"The Dead" by James Joyce

Essay by krissibeaneryA+, April 2007

download word file, 5 pages 5.0

Downloaded 55 times

When The Spirit Dies, You Are Left With NothingIn James Joyce's "The Dead," a group of people is gathered at the Misses Morkan's annual Christmas season dance. The reader is introduced to a variety of party attendees, all of which seem like perfectly ordinary, everyday people doing normal, everyday activities. However, peeling back the surface layer that is the everyday reveals a much more atypical situation. The title of this story, "The Dead," lays down the foundation for a gruesome undertone. The characters and everything surrounding them appears to be dead or dying, either by withering away from old age, something from within being taken, or the imagery of death repeatedly mentioned. "Dark phrases" (Anspaugh 1) such as "three mortal hours" and "perished alive" (Broadview 90) are used and "have led [many] to suggest that the Morkan's party is a dance of the dead" (Anspaugh 1). This is a party filled with lifelessness.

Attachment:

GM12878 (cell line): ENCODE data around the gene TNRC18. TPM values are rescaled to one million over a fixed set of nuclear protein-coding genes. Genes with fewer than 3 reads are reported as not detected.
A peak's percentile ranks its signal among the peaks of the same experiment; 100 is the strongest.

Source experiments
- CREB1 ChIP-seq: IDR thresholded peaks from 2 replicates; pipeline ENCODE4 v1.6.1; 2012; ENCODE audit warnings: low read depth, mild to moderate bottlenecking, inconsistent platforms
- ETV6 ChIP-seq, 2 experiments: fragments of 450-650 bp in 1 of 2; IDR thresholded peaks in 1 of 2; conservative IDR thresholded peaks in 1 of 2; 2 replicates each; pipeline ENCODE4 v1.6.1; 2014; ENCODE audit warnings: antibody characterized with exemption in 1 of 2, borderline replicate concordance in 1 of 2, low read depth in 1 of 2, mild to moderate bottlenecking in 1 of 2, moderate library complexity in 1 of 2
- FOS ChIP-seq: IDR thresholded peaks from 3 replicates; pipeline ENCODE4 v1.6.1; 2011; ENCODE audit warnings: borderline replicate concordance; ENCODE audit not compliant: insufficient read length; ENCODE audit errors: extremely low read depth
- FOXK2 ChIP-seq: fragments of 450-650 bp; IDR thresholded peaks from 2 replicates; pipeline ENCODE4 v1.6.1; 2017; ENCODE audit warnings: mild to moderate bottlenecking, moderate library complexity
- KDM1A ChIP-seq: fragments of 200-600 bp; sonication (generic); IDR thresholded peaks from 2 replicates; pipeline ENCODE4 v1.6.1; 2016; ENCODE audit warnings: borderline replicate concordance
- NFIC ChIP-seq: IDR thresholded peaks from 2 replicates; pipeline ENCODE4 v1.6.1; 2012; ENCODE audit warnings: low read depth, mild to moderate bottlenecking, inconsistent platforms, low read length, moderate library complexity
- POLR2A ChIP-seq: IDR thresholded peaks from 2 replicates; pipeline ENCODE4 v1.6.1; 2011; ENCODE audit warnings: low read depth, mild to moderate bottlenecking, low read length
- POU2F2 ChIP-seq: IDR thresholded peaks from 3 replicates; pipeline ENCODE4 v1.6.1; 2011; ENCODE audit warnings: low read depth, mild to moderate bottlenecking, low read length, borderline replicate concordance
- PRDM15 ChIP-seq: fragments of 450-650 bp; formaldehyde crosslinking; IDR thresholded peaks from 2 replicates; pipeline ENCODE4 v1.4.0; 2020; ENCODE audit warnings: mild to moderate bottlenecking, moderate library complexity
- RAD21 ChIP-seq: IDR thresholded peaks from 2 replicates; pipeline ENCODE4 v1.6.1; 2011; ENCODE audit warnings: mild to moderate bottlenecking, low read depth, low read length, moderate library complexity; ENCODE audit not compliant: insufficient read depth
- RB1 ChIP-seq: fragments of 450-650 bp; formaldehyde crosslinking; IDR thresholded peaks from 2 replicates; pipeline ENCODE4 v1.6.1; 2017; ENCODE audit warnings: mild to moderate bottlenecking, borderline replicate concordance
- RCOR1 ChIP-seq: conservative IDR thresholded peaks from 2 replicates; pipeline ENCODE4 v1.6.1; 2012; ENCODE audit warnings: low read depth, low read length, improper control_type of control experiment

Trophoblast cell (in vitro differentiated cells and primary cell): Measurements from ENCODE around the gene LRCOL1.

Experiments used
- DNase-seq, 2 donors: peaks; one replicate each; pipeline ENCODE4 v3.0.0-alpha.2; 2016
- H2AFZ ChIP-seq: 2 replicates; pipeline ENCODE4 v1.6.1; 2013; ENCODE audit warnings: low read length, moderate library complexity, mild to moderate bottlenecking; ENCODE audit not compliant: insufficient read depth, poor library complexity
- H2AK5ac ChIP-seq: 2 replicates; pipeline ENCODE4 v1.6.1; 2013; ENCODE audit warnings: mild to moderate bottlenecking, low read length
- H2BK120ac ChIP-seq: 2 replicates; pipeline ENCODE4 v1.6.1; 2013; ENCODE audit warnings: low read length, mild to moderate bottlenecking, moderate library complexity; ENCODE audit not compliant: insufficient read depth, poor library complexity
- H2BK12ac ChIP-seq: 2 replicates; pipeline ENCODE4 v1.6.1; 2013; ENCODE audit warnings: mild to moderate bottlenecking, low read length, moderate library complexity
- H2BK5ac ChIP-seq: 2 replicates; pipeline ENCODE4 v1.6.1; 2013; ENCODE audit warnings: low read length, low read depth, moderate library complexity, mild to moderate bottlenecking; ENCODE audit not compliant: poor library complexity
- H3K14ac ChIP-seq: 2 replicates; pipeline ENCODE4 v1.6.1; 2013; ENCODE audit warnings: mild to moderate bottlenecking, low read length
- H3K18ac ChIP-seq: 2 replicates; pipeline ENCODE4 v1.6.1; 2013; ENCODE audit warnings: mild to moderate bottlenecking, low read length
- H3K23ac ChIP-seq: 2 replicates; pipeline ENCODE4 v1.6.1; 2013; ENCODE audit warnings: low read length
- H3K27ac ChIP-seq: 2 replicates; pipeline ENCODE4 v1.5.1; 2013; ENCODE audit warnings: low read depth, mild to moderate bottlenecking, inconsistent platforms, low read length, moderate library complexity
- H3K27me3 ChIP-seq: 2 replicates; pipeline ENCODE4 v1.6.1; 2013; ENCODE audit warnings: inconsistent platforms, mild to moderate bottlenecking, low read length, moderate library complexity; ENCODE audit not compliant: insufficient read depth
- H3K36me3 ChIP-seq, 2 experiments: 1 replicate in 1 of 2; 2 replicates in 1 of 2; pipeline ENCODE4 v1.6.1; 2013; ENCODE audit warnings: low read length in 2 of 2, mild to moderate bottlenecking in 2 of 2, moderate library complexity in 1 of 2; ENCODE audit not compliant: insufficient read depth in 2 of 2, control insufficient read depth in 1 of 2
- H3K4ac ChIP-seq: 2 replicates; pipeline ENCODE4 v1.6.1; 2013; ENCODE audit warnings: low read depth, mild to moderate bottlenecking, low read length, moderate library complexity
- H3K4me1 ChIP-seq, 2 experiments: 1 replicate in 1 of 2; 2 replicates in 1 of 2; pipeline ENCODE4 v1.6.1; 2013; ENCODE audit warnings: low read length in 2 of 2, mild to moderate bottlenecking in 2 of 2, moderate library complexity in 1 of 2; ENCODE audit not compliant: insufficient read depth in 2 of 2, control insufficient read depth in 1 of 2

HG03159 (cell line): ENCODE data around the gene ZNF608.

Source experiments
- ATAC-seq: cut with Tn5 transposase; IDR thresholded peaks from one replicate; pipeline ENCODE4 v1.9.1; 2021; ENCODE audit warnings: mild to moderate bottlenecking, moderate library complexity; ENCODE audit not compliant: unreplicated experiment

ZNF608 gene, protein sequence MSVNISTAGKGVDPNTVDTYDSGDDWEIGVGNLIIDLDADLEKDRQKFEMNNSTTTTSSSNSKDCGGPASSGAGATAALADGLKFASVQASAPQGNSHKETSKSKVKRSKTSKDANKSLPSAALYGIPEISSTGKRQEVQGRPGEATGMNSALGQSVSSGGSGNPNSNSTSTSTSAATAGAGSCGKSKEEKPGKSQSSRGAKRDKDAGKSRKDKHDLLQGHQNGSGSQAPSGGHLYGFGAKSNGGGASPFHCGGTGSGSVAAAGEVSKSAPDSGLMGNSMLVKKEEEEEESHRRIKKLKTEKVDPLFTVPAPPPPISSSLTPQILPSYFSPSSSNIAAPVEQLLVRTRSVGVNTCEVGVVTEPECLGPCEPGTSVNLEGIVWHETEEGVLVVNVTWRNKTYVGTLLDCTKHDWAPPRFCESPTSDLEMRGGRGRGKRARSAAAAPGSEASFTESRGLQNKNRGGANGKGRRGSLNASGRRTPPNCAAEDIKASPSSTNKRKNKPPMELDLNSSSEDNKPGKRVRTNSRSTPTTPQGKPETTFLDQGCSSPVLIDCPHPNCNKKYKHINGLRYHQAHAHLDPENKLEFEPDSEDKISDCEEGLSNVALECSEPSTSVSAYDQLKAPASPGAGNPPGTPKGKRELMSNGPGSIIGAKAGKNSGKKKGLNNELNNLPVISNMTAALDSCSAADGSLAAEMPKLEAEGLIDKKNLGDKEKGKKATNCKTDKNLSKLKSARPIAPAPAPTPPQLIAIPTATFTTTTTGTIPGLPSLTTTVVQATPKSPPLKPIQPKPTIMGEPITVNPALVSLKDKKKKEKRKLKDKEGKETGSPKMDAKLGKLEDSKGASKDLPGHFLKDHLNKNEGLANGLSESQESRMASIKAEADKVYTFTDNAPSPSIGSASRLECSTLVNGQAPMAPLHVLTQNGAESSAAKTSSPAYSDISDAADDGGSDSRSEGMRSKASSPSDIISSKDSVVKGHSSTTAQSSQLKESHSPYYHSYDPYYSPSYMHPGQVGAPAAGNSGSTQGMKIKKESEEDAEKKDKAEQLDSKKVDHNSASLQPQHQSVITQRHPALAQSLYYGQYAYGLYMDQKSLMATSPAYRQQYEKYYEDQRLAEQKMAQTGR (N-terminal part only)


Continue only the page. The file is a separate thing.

The Misses Morkans, otherwise referred to as Kate, Julia, and Mary Jane, live in the upper part of a "dark gaunt house on Usher's Island" (Broadview 89). Every year, Mary Jane, the niece of Kate and Julia, played the organ in a church and gave lessons to younger pupils. Every year, Kate "gave music lessons to beginners on the old square piano in the back room." Every year, Julia sang soprano in the Adam and Eve's church choir. And every year, the three women hosted a holiday dance with the same dances and conversation and dinner menu and toasts. Every year, they did the same thing. It is as if the Morkan women were set in some type of trap; one that didn't allow them to live. It was as if they were stuck in this mundane, dead lifestyle; Julia with grey hair and grey "[dark] shadows"...